Law Enforcement Burden-Sharing

In The Collapse of American Criminal Justice, William Stuntz argues that increasing the number of police officers in U.S. cities would have a number of good results, one of which is that it would change the allocation of police time and personnel in a constructive way:

Laws banning violent felonies are underenforced in poor black neighborhoods; drug crimes in those same neighborhoods are punished too frequently and too harshly. Increasing the police-to-population ratio would address both problems. New York’s experience in the 199os supports that hypothesis: the city’s policing rate rose by more than a third, clearance rates for nondrug felonies also rose sharply, and felony drug arrests fell.’ That combination is natural: massive levels of drug punishment exist in part as a cheaper substitute for direct enforcement of violent crimes. More personnel make direct enforcement affordable, and thereby also make the indirect kind less attractive.

One problem, however, is that the incentives facing local officials are in misaligned in a number of ways, e.g.:

As things stand now, cities and counties pay nearly all of local police budgets, while state governments pay for building and running state penitentiaries. That allocation of budget responsibility makes it easy for local governments to impose too many prison sentences while hiring too few police officers. The incentives would change for the better if states, or state and federal governments taken together, paid half the bill for local policing (the charge would come to about $34 billion per year), while local governments paid half the cost of the prison beds they used (roughly $21 billion per year). Both cost-shifting measures are important, but the first is more so. Long ago, state and federal governments assumed a large share of the responsibility for paying for urban public schools, though the evidence that more money means better school performance is thin. The evidence that hiring more police officers improves crime control — without ramping up prison populations — is more robust. Yet cash-strapped cities are left to fund their police forces on their own. The predictable result is underpoliced city streets. [Emphasis added]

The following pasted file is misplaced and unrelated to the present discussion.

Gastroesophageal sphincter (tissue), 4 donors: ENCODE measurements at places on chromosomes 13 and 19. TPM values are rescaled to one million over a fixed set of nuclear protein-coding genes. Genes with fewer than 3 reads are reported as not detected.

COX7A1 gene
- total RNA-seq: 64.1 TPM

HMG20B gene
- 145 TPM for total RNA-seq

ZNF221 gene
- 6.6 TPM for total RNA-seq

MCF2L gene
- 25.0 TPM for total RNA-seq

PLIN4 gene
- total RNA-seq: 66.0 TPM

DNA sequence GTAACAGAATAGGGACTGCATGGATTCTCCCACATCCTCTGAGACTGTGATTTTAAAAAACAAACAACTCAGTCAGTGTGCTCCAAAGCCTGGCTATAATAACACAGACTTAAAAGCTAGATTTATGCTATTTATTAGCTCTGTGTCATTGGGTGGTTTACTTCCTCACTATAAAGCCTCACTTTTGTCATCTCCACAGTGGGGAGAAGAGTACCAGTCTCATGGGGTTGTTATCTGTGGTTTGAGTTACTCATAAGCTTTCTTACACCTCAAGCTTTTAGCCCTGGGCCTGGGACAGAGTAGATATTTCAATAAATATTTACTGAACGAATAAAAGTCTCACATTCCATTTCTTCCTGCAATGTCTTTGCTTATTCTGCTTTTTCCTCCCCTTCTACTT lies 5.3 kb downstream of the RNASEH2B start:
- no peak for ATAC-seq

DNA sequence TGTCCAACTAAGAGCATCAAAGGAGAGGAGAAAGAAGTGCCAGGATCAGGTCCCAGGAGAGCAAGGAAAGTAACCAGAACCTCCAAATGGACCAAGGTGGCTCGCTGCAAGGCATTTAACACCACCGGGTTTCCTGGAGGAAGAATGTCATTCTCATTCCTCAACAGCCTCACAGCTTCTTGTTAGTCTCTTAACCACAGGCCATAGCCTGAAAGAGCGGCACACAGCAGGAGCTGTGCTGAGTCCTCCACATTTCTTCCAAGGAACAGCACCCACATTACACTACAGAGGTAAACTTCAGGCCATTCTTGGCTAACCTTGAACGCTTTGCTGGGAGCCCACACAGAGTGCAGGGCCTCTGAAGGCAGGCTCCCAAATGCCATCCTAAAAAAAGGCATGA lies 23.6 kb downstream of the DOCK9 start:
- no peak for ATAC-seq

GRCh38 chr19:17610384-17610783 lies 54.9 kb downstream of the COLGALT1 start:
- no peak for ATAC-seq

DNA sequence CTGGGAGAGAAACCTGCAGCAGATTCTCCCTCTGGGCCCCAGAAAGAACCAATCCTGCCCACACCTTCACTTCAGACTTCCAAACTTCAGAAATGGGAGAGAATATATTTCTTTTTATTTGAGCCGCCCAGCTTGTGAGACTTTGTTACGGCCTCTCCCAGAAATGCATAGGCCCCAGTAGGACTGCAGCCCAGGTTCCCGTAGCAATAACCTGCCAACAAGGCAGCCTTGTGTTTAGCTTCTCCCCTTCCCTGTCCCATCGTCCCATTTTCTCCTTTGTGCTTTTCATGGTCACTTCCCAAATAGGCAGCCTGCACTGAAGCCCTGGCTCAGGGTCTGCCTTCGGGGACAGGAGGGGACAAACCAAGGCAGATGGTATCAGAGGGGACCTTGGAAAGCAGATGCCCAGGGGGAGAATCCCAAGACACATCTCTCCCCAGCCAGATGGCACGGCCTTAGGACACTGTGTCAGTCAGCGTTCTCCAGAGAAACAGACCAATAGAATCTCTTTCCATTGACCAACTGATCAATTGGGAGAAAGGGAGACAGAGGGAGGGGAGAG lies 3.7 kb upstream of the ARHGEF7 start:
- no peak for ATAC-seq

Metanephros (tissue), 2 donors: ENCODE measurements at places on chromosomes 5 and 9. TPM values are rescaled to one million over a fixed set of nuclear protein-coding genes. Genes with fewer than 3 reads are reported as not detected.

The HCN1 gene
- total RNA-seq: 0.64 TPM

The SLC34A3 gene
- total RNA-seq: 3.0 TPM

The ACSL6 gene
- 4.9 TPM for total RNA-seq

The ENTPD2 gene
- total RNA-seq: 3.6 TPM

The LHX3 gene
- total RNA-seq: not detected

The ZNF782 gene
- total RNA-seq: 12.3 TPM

Given the fiscal constraints facing state governments, it is hard to imagine that they would voluntarily take on this responsibility, as it would represent a net spending increase. And my preference would be to keep the federal government at arm’s length, in the name of “one problem, one sovereign.” One can imagine a principled case for the federal government to help finance local policing in “gateway cities,” i.e., cities that attract large numbers of foreign tourists, but this is a bit too cute. 

Reihan Salam — Reihan Salam is executive editor of National Review and a National Review Institute policy fellow.

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